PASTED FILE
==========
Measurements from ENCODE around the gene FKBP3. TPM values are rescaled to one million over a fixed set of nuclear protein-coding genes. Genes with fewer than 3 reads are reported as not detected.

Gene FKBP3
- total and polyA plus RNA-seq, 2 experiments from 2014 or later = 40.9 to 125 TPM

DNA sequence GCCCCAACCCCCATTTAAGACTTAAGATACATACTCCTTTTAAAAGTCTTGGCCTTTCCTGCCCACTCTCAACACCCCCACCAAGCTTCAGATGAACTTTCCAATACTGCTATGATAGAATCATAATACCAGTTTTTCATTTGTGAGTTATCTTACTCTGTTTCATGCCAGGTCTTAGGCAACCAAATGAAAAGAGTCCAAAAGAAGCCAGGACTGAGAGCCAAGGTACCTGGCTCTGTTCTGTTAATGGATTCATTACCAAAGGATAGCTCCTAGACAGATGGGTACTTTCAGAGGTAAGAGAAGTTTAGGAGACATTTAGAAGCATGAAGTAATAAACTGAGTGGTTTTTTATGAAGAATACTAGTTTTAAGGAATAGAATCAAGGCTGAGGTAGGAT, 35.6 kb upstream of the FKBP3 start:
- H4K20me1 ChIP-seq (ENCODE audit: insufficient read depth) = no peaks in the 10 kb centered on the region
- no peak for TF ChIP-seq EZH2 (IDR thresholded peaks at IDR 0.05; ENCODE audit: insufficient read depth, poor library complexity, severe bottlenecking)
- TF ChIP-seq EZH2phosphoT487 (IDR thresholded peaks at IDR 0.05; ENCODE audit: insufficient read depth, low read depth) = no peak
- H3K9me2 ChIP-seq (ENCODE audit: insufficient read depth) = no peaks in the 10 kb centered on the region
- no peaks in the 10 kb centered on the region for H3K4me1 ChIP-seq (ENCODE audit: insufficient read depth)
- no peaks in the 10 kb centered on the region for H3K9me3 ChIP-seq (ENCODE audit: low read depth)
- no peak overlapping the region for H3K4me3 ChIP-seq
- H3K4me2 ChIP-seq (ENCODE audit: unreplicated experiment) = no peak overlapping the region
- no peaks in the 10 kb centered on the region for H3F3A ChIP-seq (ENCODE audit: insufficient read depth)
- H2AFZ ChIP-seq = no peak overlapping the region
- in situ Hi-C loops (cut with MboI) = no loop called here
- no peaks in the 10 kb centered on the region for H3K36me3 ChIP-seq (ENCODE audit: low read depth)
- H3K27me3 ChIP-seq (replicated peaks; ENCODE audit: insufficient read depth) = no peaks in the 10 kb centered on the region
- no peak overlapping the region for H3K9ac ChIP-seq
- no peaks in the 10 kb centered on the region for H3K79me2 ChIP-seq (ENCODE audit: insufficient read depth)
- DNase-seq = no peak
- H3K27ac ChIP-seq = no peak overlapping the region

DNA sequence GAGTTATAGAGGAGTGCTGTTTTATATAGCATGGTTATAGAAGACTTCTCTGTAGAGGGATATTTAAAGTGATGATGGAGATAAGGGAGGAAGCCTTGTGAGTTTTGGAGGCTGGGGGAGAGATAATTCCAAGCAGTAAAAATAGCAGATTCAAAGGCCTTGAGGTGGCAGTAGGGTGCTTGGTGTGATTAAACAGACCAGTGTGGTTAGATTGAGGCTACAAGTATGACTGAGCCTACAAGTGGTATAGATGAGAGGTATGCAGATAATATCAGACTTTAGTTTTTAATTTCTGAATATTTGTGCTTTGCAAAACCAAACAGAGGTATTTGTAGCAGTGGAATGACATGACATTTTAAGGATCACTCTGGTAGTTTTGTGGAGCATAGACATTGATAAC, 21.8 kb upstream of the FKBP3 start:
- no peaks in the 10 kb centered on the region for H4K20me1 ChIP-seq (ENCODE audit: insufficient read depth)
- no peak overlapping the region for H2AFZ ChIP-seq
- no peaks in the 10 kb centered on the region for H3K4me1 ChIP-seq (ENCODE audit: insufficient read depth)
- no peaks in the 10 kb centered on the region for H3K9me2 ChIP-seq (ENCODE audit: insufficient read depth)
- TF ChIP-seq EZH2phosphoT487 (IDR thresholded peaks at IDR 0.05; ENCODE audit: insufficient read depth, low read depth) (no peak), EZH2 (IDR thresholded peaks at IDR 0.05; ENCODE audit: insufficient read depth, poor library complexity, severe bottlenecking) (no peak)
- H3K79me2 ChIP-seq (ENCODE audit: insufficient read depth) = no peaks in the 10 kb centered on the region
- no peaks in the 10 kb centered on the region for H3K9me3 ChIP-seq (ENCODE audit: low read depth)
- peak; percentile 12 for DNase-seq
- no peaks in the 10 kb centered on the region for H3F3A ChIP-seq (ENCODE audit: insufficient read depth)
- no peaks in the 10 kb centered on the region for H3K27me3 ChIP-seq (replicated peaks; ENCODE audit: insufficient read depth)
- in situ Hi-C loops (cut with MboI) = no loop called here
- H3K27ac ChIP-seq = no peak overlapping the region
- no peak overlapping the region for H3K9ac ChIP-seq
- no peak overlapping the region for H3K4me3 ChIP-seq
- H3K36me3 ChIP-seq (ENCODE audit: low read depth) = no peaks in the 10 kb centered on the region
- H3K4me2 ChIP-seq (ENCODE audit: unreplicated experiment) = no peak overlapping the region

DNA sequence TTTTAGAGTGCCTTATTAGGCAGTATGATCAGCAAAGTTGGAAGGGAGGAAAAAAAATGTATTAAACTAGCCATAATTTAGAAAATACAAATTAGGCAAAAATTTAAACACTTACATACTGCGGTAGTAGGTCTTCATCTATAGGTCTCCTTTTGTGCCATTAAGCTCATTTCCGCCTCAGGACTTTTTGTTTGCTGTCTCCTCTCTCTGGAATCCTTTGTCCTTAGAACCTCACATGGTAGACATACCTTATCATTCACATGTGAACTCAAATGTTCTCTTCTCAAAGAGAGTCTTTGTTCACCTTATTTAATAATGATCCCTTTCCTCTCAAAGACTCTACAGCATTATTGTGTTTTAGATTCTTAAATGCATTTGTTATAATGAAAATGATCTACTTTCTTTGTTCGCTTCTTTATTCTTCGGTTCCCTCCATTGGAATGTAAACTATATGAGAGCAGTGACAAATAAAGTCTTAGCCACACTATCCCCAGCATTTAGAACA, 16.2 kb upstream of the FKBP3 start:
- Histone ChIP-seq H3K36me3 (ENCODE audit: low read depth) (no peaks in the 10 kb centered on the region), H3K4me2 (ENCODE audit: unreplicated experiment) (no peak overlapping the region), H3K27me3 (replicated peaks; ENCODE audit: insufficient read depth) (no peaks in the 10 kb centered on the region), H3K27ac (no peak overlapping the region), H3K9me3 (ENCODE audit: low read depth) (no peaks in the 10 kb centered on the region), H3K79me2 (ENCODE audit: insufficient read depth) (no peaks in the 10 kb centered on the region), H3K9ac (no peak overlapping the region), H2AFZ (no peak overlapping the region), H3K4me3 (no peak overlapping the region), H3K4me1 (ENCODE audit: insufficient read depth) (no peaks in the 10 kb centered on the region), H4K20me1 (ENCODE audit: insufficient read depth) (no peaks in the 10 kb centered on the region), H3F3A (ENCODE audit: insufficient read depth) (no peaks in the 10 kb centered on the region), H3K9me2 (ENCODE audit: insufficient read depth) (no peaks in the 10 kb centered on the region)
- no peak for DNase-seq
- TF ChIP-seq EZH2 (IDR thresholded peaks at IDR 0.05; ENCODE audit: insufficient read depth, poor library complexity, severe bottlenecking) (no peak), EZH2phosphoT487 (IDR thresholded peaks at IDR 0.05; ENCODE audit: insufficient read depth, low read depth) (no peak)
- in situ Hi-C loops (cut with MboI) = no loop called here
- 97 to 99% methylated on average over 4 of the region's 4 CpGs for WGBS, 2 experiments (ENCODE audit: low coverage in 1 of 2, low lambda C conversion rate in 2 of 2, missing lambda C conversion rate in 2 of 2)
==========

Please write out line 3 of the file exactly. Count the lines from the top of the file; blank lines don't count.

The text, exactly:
- total and polyA plus RNA-seq, 2 experiments from 2014 or later = 40.9 to 125 TPM